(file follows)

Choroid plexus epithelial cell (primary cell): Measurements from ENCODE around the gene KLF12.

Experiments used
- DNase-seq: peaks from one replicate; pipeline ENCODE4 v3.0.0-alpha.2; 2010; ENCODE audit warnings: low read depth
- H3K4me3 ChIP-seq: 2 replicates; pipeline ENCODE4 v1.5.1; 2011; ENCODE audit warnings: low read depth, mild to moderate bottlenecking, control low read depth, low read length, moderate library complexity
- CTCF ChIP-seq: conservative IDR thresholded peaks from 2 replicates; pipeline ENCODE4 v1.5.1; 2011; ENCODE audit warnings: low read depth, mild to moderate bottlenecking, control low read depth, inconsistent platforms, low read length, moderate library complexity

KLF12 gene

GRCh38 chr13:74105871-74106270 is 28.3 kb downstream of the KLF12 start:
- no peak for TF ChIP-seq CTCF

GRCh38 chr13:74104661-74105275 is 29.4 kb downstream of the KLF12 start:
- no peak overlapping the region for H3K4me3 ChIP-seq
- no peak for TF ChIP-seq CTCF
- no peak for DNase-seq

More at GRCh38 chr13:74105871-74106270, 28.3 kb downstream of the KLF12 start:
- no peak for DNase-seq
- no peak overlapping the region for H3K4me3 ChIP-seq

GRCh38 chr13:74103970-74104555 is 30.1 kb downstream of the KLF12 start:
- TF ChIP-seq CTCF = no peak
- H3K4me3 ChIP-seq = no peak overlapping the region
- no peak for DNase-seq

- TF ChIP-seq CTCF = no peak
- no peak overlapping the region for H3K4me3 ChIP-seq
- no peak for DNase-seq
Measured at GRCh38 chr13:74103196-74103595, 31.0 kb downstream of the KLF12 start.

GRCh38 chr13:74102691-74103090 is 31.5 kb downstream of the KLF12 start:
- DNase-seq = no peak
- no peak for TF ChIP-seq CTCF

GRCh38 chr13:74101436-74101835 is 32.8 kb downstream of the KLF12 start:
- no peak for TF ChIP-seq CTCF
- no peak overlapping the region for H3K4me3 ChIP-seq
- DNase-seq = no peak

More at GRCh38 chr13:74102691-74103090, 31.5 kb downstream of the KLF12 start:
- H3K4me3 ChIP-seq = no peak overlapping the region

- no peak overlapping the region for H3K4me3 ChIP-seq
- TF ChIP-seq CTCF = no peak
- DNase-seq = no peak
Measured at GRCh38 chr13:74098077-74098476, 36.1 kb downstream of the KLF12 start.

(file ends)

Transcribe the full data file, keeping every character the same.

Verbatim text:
Choroid plexus epithelial cell (primary cell): Measurements from ENCODE around the gene KLF12.

Experiments used
- DNase-seq: peaks from one replicate; pipeline ENCODE4 v3.0.0-alpha.2; 2010; ENCODE audit warnings: low read depth
- H3K4me3 ChIP-seq: 2 replicates; pipeline ENCODE4 v1.5.1; 2011; ENCODE audit warnings: low read depth, mild to moderate bottlenecking, control low read depth, low read length, moderate library complexity
- CTCF ChIP-seq: conservative IDR thresholded peaks from 2 replicates; pipeline ENCODE4 v1.5.1; 2011; ENCODE audit warnings: low read depth, mild to moderate bottlenecking, control low read depth, inconsistent platforms, low read length, moderate library complexity

KLF12 gene

GRCh38 chr13:74105871-74106270 is 28.3 kb downstream of the KLF12 start:
- no peak for TF ChIP-seq CTCF

GRCh38 chr13:74104661-74105275 is 29.4 kb downstream of the KLF12 start:
- no peak overlapping the region for H3K4me3 ChIP-seq
- no peak for TF ChIP-seq CTCF
- no peak for DNase-seq

More at GRCh38 chr13:74105871-74106270, 28.3 kb downstream of the KLF12 start:
- no peak for DNase-seq
- no peak overlapping the region for H3K4me3 ChIP-seq

GRCh38 chr13:74103970-74104555 is 30.1 kb downstream of the KLF12 start:
- TF ChIP-seq CTCF = no peak
- H3K4me3 ChIP-seq = no peak overlapping the region
- no peak for DNase-seq

- TF ChIP-seq CTCF = no peak
- no peak overlapping the region for H3K4me3 ChIP-seq
- no peak for DNase-seq
Measured at GRCh38 chr13:74103196-74103595, 31.0 kb downstream of the KLF12 start.

GRCh38 chr13:74102691-74103090 is 31.5 kb downstream of the KLF12 start:
- DNase-seq = no peak
- no peak for TF ChIP-seq CTCF

GRCh38 chr13:74101436-74101835 is 32.8 kb downstream of the KLF12 start:
- no peak for TF ChIP-seq CTCF
- no peak overlapping the region for H3K4me3 ChIP-seq
- DNase-seq = no peak

More at GRCh38 chr13:74102691-74103090, 31.5 kb downstream of the KLF12 start:
- H3K4me3 ChIP-seq = no peak overlapping the region

- no peak overlapping the region for H3K4me3 ChIP-seq
- TF ChIP-seq CTCF = no peak
- DNase-seq = no peak
Measured at GRCh38 chr13:74098077-74098476, 36.1 kb downstream of the KLF12 start.